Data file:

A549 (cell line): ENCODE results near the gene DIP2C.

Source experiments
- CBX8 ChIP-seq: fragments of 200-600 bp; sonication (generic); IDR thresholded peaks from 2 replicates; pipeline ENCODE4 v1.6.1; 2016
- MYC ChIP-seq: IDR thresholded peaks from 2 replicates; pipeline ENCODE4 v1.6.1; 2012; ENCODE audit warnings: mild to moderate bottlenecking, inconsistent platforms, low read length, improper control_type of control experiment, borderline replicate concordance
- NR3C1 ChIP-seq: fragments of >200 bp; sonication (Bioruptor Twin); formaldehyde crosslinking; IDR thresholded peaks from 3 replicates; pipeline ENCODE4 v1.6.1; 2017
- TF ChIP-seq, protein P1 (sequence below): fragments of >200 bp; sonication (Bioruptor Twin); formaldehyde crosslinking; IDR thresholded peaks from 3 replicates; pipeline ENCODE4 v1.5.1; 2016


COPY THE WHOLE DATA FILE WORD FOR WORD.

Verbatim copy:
A549 (cell line): ENCODE results near the gene DIP2C.

Source experiments
- CBX8 ChIP-seq: fragments of 200-600 bp; sonication (generic); IDR thresholded peaks from 2 replicates; pipeline ENCODE4 v1.6.1; 2016
- MYC ChIP-seq: IDR thresholded peaks from 2 replicates; pipeline ENCODE4 v1.6.1; 2012; ENCODE audit warnings: mild to moderate bottlenecking, inconsistent platforms, low read length, improper control_type of control experiment, borderline replicate concordance
- NR3C1 ChIP-seq: fragments of >200 bp; sonication (Bioruptor Twin); formaldehyde crosslinking; IDR thresholded peaks from 3 replicates; pipeline ENCODE4 v1.6.1; 2017
- TF ChIP-seq, protein P1 (sequence below): fragments of >200 bp; sonication (Bioruptor Twin); formaldehyde crosslinking; IDR thresholded peaks from 3 replicates; pipeline ENCODE4 v1.5.1; 2016